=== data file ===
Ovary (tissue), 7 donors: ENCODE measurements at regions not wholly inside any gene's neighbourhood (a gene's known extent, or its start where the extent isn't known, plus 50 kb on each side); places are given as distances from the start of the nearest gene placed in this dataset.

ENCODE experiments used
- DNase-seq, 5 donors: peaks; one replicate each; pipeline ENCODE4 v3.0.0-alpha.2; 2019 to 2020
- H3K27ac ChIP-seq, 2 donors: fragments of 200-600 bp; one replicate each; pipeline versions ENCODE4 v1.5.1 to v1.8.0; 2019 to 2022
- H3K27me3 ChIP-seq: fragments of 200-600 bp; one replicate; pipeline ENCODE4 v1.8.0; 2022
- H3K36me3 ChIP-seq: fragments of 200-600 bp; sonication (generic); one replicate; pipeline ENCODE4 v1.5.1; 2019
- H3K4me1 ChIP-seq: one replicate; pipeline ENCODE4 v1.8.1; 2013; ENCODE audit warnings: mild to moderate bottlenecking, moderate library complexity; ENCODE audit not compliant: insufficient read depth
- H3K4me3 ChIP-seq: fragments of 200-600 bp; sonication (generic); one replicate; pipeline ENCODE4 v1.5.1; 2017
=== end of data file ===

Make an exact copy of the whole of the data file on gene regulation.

Ovary (tissue), 7 donors: ENCODE measurements at regions not wholly inside any gene's neighbourhood (a gene's known extent, or its start where the extent isn't known, plus 50 kb on each side); places are given as distances from the start of the nearest gene placed in this dataset.

ENCODE experiments used
- DNase-seq, 5 donors: peaks; one replicate each; pipeline ENCODE4 v3.0.0-alpha.2; 2019 to 2020
- H3K27ac ChIP-seq, 2 donors: fragments of 200-600 bp; one replicate each; pipeline versions ENCODE4 v1.5.1 to v1.8.0; 2019 to 2022
- H3K27me3 ChIP-seq: fragments of 200-600 bp; one replicate; pipeline ENCODE4 v1.8.0; 2022
- H3K36me3 ChIP-seq: fragments of 200-600 bp; sonication (generic); one replicate; pipeline ENCODE4 v1.5.1; 2019
- H3K4me1 ChIP-seq: one replicate; pipeline ENCODE4 v1.8.1; 2013; ENCODE audit warnings: mild to moderate bottlenecking, moderate library complexity; ENCODE audit not compliant: insufficient read depth
- H3K4me3 ChIP-seq: fragments of 200-600 bp; sonication (generic); one replicate; pipeline ENCODE4 v1.5.1; 2017